Rules relating to Auditing of Private Limited Company by company360.in

Introduction

According to the Companies Act, it is compulsory for all the companies registered in India under the Act, to maintain books of accounts and get it audited by a Chartered Accountant in practice every year at the end each financial year. For the Audit of Private Limited Companies, the audited report together with the financial statements and annual return is required to be filed with the Registrar of Companies of the state where the private limited company is registered.

• Statutory Audit

Statutory audits are conducted in order to know the state of a company’s finance status and the management of accounts. Such audits are conducted by qualified auditors those who are working as external and independent parties as well. The audit report of a statutory audit of Private Limited Companies is made in the form prescribed by the government from time to time.

• Internal Audit

The Internal audits which are conducted at the will of the internal management in order to check the performance of the company and analyse the operational efficiency of the organization. Internal audits may be performed by an independent party or by the stake holders of the company. However, Internal Audit is beneficial to know all the finances of the internal management and to make any required changes to increase the operations of the company.

Statutory Audit in India

In India, the statutory audit id conducted in every financial year i.e, April 1 to March 31. The following are the types of statutory audits that are required to be conducted by the companies.

  1. Tax Audit

  2. Company Audit

• Tax Audit

It is mandatory for every private limited company to comply with the provisions Income Tax Act. The returns for the year ending on the 31st March has to be filed before 30th September of the following year. Non-compliance with the tax audit provisions may attract a penalty of 0.5 percent of turnover or INR 1 lakh, whichever option is the lesser.

• Company Audit

In the audit of Private Limited Companies, the provisions in the Companies Act, 1956 would apply. The companies irrespective of their nature of business or turnover must have its annual accounts audited at the end of each financial year. For this purpose, the company through its directors of the company have to first appoint an auditor . Hence at each annual general meeting (AGM), an auditor is appointed by the shareholders of the company who will hold the position till the next AGM. The same auditor cannot be appointed for 3 consecutive terms, which implies that the reappointment cannot be carried on beyond 3 years.

Only an independent chartered accountant or a partnership firm of chartered accountants can be appointed to audit a company. The following persons are specifically disqualified from becoming appointed as an auditor, as per the Companies Act:

  1. A Corporate Body

  2. An Officer or an Employee of the company

  3. Superior of the employees or partner with an employee of the audited company.

  4. Any person who has guaranteed to the company on behalf of another person a sum exceeding a sum of Rs.1,000 or is indebted to a company for a sum exceeding Rs. 1,000.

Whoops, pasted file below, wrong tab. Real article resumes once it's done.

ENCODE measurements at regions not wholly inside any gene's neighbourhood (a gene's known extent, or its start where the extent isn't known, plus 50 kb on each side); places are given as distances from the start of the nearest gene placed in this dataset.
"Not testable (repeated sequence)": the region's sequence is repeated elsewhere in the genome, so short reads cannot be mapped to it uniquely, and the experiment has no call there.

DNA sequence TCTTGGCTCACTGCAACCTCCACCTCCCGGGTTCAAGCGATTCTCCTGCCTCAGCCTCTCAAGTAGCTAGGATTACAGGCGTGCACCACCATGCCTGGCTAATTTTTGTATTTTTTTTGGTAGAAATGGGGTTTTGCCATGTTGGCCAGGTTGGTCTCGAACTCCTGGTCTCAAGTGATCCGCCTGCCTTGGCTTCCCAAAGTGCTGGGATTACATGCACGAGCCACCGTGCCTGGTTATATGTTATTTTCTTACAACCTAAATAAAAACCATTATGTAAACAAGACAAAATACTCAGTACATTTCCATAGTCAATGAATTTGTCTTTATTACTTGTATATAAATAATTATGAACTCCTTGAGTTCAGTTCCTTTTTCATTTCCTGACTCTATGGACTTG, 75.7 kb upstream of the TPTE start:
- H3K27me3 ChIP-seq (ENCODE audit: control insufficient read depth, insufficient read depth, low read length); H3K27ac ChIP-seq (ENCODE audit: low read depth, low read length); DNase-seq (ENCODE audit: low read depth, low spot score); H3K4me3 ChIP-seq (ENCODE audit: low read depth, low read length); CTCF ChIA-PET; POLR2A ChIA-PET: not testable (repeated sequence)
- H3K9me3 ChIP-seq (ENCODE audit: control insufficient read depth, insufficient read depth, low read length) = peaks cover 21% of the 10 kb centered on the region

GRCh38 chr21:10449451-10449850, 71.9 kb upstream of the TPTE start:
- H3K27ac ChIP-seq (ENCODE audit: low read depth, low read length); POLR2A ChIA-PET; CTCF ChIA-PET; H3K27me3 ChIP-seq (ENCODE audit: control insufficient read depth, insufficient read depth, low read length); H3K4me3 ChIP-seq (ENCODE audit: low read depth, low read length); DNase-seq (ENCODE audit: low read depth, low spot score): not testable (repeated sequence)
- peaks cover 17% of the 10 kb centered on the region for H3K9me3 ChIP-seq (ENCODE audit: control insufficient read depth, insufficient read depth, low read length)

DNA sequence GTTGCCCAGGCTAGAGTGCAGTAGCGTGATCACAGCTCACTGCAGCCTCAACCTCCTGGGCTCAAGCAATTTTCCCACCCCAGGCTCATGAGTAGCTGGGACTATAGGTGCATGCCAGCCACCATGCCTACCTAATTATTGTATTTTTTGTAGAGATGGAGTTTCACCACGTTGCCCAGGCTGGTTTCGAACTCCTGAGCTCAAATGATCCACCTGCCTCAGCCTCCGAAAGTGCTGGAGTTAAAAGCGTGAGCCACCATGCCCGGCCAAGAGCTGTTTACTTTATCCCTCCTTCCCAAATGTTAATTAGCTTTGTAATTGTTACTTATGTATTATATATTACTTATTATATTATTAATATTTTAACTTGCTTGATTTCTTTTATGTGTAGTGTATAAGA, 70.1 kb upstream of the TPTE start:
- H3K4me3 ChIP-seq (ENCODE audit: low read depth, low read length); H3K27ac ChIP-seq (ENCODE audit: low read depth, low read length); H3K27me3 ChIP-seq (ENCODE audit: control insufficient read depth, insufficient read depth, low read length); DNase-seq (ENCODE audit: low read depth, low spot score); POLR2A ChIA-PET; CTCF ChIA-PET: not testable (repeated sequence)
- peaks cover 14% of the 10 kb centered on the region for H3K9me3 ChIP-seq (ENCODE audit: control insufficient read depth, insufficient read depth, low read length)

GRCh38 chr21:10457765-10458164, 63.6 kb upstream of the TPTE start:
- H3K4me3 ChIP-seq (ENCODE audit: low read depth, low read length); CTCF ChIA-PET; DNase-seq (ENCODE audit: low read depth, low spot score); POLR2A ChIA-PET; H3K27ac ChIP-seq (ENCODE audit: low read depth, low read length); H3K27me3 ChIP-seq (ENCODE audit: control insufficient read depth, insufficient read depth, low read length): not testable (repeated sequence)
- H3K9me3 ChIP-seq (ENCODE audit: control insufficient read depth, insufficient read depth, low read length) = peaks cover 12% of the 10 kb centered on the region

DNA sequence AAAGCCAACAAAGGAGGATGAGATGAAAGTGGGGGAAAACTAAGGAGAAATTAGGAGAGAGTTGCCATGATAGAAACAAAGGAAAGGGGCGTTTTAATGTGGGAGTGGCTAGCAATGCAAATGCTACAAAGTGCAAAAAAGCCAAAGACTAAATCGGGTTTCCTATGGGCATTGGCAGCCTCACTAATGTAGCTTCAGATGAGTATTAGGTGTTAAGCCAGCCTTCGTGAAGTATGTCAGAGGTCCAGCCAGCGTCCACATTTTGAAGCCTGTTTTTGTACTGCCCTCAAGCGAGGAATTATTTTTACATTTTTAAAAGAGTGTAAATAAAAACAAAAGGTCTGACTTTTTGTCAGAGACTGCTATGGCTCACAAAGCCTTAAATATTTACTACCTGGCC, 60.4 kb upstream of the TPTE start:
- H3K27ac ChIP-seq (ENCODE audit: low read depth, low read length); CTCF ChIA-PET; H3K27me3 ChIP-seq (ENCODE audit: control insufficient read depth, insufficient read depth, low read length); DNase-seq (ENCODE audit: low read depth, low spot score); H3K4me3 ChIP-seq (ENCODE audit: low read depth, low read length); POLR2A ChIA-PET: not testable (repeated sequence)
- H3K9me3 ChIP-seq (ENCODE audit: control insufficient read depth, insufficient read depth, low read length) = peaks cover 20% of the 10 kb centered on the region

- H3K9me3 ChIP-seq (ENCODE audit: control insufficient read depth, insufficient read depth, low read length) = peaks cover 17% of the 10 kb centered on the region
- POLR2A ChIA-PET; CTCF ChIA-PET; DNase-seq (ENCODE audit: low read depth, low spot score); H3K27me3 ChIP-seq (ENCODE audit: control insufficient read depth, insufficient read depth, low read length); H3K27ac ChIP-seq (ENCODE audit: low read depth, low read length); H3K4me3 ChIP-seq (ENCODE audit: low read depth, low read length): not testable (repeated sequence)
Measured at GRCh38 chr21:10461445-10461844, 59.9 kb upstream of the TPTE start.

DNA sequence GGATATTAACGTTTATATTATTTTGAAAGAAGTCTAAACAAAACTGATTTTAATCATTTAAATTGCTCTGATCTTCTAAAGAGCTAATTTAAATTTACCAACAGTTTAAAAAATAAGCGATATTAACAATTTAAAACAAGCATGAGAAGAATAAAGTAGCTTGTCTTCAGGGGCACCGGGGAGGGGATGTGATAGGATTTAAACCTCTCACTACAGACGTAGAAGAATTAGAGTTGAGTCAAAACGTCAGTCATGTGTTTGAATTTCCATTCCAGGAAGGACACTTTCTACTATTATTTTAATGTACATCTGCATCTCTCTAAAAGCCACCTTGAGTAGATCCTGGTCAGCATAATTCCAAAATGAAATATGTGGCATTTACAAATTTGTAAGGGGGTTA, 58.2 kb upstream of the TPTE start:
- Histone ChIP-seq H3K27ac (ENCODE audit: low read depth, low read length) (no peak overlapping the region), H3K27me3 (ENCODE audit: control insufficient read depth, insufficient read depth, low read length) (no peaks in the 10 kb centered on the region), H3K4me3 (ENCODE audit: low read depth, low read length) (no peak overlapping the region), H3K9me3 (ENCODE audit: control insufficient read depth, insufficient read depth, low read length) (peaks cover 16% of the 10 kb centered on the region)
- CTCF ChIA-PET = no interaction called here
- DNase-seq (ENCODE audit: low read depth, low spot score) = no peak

5. Any person who has held any type of securities in the company after one year from the date of commencement of the Companies Act, 2000.

Functions of Auditor

Given below are some of the important functions of auditing:

• Review and Evaluate the risk management so that changes are made accordingly in the management of the company.

• Evaluate the relevance, reliability of management, financial information and internal control systems to increase the efficiency and accountability.

• Provides recommendations on the operational and management procedures of the audited company.

Appointment of Auditors

Audit of Private Limited Companies will require appointment of an Auditor by the Board of Directors after the incorporation of a company in its first AGM within 30 days of incorporation. In case the Board of Directors fail to appoint an Auditor, the members of the company must be informed about the same. The members will then be required to appoint an Auditor within 90 days at an Extra Ordinary General Meeting (EOGM). An Auditor so appointed will hold office of auditor till the conclusion of the 1st Annual General Meeting.

The auditor will ordinarily hold the term until the conclusion of 6th AGM or the 5 years. The appointment of an auditor can also be made for a period of 1 year, renewable at the subsequent AGM.

Before the appointment of the Auditor, a written consent along with Certificate must be obtained from the proposed Chartered Accountant. Wherein the proposed auditor declares that he is eligible for appointment as auditor of a company that the proposed appointment is in accordance with the provisions of Companies Act.

Conclusion

The schedule of an Audit of Private Limited Companies is cyclical in nature. In reviewing all the annual plans, the auditor should convincingly explain the appropriateness of the institution’s audit cycle. The audit planning and scheduling are also based on the outcomes of risk assessments performed at least once a year. However, in case where residual risk is equal to or exceeds the institution’s stated risk appetite for a given subject. The best practices suggest that the subject is audited no less than once annually and more often as deemed necessary from time to time.


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